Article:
and later developed Crohn’s disease. All 3 patients had normal
perinatal and gestational anamnesis and there was negative family
history for inherited chronic intestinal tract diseases in all cases. All
patients were diagnosed with long segment Hirschsprung’s disease
and were operated several times because of complications. Crohn’s
disease was diagnosed in early childhood (4 to 7 years old). Diagnosis
Austin J Gastroenterol - Volume 4 Issue 1 - 2017
ISSN : 2381-9219 | www.austinpublishinggroup.com
Kucinskiene et al. © All rights are reserved
Submit your Manuscript | www.austinpublishinggroup.com
was delayed due to poor gain of weight since birth and loose stools as
postoperative Hirschsprung’s disease outcome. According to literature
up to 40% of patients develop Hirschsprung’s-associated enterocolitis
[8]. This pathology may mimic Crohn’s disease symptoms and delay
the diagnosis. According to our data suspicion of Crohn’s disease
in Hirschsprung’s disease post-operative patients should be raised
when diarrhea, fever, weight loss and signs of systemic inflammation
appear some years later after the surgery. The main diagnostic
investigation is ileocolonoscopy with obligatory visualization and
biopsies of terminal ileum. In all our presented cases Crohn’s disease
was confirmed based on intestinal biopsy and histopathology data.
The positive clinical effect after initiation of steroids impacted the
final diagnosis as well. The investigation of NOD2 mutations may
be important to differentiate Crohn’s disease with postoperative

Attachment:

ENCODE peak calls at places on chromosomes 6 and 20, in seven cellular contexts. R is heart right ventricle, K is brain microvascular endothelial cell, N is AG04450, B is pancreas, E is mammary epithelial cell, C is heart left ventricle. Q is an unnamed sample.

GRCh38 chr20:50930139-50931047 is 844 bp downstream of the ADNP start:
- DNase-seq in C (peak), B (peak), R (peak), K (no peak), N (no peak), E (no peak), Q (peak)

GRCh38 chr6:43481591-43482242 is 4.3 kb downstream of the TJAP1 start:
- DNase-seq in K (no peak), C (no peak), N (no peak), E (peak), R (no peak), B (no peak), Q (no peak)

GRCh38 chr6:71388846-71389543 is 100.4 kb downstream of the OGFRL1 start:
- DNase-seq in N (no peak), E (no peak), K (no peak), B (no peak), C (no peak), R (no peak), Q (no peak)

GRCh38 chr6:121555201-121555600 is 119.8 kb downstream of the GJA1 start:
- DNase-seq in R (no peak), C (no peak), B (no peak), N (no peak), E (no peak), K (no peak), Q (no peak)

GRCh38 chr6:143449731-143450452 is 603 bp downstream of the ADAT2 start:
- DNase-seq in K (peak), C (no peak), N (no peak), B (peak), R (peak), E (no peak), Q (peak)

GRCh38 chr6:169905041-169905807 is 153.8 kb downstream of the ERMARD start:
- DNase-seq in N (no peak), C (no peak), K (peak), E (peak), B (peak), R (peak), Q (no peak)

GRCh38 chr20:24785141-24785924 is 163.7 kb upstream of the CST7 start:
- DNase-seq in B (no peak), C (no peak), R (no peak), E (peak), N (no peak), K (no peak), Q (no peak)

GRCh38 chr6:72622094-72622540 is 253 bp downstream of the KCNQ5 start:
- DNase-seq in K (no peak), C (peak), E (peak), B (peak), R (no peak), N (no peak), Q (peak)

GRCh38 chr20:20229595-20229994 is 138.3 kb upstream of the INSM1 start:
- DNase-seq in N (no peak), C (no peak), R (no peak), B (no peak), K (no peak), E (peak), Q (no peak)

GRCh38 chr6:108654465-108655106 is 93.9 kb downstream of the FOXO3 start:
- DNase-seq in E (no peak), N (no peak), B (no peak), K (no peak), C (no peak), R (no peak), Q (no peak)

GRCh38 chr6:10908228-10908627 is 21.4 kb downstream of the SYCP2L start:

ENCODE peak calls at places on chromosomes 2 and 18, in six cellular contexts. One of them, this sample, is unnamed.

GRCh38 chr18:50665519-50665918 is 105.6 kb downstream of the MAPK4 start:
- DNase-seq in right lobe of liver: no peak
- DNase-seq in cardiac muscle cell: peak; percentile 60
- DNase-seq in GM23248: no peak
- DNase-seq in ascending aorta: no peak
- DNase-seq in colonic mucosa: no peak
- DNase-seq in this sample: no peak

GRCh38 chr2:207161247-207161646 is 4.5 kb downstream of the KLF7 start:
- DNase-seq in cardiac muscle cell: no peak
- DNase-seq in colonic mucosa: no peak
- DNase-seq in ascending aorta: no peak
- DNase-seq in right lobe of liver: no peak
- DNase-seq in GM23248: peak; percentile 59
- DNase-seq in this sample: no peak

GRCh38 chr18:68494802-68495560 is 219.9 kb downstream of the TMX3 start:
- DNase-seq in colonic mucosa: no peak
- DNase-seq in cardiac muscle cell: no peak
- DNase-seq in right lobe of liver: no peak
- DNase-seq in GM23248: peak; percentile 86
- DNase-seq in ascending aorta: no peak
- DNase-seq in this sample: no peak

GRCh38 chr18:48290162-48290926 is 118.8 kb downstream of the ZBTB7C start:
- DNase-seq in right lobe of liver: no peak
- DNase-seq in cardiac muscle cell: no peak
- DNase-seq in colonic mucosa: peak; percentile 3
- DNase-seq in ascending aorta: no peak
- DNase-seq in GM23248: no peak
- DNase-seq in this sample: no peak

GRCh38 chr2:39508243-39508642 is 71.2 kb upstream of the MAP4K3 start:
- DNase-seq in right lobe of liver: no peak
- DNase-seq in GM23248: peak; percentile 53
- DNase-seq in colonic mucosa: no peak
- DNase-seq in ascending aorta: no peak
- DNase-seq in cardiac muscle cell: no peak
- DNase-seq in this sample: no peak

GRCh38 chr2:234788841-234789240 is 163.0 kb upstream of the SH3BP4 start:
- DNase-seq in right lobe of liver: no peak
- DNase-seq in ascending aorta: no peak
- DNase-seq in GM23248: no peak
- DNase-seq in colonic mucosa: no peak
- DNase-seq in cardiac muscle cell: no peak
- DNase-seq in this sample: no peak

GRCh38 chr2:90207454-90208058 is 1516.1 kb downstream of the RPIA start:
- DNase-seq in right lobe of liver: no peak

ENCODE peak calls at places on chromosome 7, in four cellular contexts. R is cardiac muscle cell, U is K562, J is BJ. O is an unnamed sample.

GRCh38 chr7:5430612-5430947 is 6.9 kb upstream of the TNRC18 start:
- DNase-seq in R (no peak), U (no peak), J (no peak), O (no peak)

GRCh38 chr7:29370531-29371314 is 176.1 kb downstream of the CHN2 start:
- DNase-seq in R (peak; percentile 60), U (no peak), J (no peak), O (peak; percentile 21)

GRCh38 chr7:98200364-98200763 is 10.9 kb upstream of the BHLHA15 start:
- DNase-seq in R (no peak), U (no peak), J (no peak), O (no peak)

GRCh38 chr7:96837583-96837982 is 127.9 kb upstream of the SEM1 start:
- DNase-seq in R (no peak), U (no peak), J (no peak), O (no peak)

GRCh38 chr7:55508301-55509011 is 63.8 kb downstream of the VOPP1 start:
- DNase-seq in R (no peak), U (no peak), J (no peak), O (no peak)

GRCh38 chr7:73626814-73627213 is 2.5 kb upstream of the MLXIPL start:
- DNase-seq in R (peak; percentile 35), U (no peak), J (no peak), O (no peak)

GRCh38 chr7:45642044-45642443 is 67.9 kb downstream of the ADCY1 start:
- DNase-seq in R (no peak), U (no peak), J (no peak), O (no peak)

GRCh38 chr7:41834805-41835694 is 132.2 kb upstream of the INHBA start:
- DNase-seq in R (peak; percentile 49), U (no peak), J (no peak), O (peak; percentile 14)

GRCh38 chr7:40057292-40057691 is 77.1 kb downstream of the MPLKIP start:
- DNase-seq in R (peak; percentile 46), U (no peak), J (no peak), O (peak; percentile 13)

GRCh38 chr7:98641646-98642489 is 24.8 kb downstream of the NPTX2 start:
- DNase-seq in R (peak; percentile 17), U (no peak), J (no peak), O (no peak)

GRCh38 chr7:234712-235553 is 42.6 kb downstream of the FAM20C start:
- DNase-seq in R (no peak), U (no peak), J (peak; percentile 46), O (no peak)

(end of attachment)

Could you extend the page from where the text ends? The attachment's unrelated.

enterocolitis yet it is not always identified [9]. Lacking the possibility
to test the patients genetically 2 of the presented patients were not
genotyped.
There are too little cases reported to make a reliable guidelines
or conclusions however patients who underwent surgery for
Hirschsprung’s disease should be followed up keeping in mind the
inflammatory bowel disease possibility in the future.
References
1.
Kenny SE, Tam PK, Garcia-Barcelo M. Hirschsprung’s disease. Semin
Pediatr Surg. 2010; 19: 194-200.
2. Parisi MA, Kapur RP. Genetics of Hirschsprung disease. Curr Opin Pediatr.
2000; 12: 610-617.
3. Hsu YC, Wu TC, Lo YC, Wang LS. Gastrointestinal complications and
extraintestinal manifestations of inflammatory bowel disease in Taiwan: A
population-based study. J Chin Med Assoc. 2016; 80: 56-62.
4. Levin DN, Marcon MA, Rintala RJ, Jacobson D, Langer JC. Inflammatory
bowel disease manifesting after surgical treatment for Hirschsprung disease.
J Pediatr Gastroenterol Nutr. 2012; 55: 272-277.
5. Ikeuchi H, Kusunoki M, Yamamura T, Utsunomiya J. A case of Crohn’s
disease following Hirschsprung’s disease. The journal of Japanese Practical
Surgeon Society. 1997; 58: 622-625.
6. Kessler, Bradley H, Henry B, Becker, Jerrold M. Crohn’s disease mimicking
enterocolitis in a patient with an endorectal pull-through for Hirschsprung’s
disease. J Pediatr Gastroenterol Nutr. 1999; 29: 601-603.
7. Mattar AF, Coran AG, Teitelbaum DH. MUC-2 mucin production in
Hirschsprung’s disease: possible association with enterocolitis development.
J Pediatr Surg. 2003; 38: 417-421.
8. Menezes M, Puri P. Long-term outcome of patients with enterocolitis
complicating Hirschsprung’s disease. Pediatr Surg Int. 2006; 22: 316-318.
9. Lacher M, Fitze G, Helmbrecht J, Schroepf S, Berger M, Lohse P, et al.
Hirschsprung-associated enterocolitis develops independently of NOD2
variants. J Pediatr Surg. 2010; 45: 1826-1831.
Citation: Cerniauskaite R, Statkuviene J, Labanauskas L, Urbonas V, Bagdzevicius S, Adamonis K, et al. Clinical
Cases of Crohn‘s Disease in Pediatric Hirschprung‘s Patients. Austin J Gastroenterol. 2017; 4(1): 1077.
Austin J Gastroenterol 4(1): id1077 (2017) - Page - 03